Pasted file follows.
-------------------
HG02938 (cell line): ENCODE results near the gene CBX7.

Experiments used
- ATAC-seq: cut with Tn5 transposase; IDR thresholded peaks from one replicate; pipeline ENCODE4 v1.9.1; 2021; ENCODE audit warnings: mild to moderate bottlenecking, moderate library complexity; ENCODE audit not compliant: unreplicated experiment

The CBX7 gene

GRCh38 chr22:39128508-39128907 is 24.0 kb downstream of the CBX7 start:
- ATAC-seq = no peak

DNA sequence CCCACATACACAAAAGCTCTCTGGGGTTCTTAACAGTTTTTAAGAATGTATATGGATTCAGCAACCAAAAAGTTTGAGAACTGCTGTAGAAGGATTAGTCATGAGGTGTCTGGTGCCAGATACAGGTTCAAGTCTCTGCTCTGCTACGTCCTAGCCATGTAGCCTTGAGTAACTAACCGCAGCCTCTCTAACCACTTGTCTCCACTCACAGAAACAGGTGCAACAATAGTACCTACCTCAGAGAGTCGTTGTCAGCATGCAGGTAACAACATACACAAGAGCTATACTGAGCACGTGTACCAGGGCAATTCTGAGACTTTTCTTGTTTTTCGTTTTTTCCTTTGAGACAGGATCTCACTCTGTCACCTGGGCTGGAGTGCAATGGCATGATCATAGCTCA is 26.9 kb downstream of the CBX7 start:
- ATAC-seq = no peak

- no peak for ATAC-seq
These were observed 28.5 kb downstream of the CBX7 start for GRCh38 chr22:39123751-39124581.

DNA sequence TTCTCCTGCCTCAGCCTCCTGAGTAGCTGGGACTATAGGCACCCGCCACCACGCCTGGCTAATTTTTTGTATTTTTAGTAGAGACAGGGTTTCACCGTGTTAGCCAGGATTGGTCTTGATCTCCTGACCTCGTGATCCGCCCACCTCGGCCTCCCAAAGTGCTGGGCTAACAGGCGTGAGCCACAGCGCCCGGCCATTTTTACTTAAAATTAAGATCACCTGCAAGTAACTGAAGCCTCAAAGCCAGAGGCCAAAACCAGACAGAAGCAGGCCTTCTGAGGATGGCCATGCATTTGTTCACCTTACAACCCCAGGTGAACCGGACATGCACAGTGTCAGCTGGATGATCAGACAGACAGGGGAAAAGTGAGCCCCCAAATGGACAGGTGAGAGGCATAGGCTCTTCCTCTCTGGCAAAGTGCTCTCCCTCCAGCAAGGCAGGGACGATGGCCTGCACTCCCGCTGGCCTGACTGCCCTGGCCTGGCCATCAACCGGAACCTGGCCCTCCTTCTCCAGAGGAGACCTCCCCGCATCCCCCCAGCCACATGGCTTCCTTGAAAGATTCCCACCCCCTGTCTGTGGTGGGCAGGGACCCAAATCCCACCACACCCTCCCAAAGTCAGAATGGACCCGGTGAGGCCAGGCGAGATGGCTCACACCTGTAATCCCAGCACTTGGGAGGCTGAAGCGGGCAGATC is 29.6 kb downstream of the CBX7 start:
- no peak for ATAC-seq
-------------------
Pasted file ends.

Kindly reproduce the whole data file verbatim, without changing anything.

HG02938 (cell line): ENCODE results near the gene CBX7.

Experiments used
- ATAC-seq: cut with Tn5 transposase; IDR thresholded peaks from one replicate; pipeline ENCODE4 v1.9.1; 2021; ENCODE audit warnings: mild to moderate bottlenecking, moderate library complexity; ENCODE audit not compliant: unreplicated experiment

The CBX7 gene

GRCh38 chr22:39128508-39128907 is 24.0 kb downstream of the CBX7 start:
- ATAC-seq = no peak

DNA sequence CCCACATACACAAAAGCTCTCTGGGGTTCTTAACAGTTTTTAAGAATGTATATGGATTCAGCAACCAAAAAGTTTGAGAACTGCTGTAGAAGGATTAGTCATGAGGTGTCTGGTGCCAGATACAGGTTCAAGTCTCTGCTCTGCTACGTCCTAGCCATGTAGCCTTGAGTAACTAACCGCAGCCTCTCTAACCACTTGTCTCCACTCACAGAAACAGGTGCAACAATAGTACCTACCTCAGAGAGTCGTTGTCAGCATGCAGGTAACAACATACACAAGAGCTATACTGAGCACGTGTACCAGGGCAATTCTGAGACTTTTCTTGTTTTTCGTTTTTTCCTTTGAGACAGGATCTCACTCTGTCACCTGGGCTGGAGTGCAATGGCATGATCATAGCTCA is 26.9 kb downstream of the CBX7 start:
- ATAC-seq = no peak

- no peak for ATAC-seq
These were observed 28.5 kb downstream of the CBX7 start for GRCh38 chr22:39123751-39124581.

DNA sequence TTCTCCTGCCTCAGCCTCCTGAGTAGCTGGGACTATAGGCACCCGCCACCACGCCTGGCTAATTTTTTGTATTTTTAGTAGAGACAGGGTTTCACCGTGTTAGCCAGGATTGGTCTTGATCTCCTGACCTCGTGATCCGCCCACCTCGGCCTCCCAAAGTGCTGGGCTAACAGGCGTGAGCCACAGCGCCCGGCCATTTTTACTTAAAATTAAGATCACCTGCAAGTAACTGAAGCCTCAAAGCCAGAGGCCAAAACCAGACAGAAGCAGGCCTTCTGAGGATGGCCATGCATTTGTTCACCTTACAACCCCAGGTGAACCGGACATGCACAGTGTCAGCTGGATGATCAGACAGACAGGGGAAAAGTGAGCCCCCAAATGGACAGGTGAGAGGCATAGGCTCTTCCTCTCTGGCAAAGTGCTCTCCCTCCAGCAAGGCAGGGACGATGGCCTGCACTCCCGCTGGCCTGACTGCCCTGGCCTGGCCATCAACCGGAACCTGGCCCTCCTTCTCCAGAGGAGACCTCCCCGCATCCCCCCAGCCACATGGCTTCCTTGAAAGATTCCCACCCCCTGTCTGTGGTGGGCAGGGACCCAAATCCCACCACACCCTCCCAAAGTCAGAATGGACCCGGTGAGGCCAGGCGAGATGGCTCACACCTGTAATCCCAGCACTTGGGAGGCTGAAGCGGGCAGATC is 29.6 kb downstream of the CBX7 start:
- no peak for ATAC-seq